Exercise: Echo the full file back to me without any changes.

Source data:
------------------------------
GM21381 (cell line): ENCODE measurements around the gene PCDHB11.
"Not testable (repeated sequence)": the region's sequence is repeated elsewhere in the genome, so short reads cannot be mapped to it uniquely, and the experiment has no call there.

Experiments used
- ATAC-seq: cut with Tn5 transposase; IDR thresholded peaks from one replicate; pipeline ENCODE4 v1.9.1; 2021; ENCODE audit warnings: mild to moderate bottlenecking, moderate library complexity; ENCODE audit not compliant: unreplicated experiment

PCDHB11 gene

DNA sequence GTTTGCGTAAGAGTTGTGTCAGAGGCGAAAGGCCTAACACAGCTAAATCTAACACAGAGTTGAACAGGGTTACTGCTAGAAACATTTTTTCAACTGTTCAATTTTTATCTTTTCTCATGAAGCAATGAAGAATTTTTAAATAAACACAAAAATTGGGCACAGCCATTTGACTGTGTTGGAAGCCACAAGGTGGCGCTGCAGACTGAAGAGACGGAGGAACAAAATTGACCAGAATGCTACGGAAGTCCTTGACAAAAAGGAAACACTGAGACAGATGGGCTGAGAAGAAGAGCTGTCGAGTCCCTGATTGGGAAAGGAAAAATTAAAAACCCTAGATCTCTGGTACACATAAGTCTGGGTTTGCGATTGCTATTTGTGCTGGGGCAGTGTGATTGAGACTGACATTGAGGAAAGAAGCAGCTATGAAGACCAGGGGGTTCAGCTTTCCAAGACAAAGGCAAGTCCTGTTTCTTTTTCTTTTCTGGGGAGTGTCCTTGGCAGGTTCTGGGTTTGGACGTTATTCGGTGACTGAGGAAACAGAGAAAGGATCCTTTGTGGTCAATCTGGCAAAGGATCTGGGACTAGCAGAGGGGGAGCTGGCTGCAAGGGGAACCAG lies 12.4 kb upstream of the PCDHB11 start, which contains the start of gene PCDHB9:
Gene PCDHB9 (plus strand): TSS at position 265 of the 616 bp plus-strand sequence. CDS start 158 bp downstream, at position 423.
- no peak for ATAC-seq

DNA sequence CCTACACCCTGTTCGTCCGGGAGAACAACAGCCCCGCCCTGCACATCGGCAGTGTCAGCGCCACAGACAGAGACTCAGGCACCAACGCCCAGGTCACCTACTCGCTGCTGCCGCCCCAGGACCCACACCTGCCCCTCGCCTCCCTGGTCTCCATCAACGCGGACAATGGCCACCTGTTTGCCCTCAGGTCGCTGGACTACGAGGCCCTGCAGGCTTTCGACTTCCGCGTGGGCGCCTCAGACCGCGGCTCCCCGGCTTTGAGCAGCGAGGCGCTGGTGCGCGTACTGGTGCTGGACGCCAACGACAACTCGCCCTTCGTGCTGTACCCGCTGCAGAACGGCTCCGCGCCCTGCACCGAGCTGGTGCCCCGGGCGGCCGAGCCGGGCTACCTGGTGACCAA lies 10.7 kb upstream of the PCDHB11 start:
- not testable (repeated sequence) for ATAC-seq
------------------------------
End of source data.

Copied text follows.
GM21381 (cell line): ENCODE measurements around the gene PCDHB11.
"Not testable (repeated sequence)": the region's sequence is repeated elsewhere in the genome, so short reads cannot be mapped to it uniquely, and the experiment has no call there.

Experiments used
- ATAC-seq: cut with Tn5 transposase; IDR thresholded peaks from one replicate; pipeline ENCODE4 v1.9.1; 2021; ENCODE audit warnings: mild to moderate bottlenecking, moderate library complexity; ENCODE audit not compliant: unreplicated experiment

PCDHB11 gene

DNA sequence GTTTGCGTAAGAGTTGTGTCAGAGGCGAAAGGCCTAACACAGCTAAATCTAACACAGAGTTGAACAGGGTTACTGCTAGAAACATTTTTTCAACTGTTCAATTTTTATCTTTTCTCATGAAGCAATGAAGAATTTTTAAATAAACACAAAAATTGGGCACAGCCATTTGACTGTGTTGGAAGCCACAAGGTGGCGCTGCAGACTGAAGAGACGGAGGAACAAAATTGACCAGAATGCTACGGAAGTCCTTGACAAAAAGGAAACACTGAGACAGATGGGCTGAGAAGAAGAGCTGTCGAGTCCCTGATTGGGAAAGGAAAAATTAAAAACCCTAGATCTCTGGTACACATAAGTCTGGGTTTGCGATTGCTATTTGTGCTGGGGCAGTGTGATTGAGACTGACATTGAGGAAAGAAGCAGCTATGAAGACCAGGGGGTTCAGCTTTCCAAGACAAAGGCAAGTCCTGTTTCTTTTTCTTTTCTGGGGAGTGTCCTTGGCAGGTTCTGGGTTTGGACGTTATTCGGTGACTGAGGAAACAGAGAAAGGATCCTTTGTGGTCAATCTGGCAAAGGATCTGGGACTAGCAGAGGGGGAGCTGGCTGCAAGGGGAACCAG lies 12.4 kb upstream of the PCDHB11 start, which contains the start of gene PCDHB9:
Gene PCDHB9 (plus strand): TSS at position 265 of the 616 bp plus-strand sequence. CDS start 158 bp downstream, at position 423.
- no peak for ATAC-seq

DNA sequence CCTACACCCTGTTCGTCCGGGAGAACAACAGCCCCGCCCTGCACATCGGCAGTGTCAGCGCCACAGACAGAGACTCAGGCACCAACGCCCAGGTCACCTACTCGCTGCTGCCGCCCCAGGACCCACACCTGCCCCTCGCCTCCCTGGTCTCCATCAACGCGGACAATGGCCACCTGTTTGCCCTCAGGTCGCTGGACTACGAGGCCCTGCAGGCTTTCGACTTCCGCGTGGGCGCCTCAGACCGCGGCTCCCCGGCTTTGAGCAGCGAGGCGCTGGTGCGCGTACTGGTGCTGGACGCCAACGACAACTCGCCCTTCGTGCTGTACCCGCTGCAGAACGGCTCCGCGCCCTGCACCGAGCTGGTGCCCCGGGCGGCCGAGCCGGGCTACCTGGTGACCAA lies 10.7 kb upstream of the PCDHB11 start:
- not testable (repeated sequence) for ATAC-seq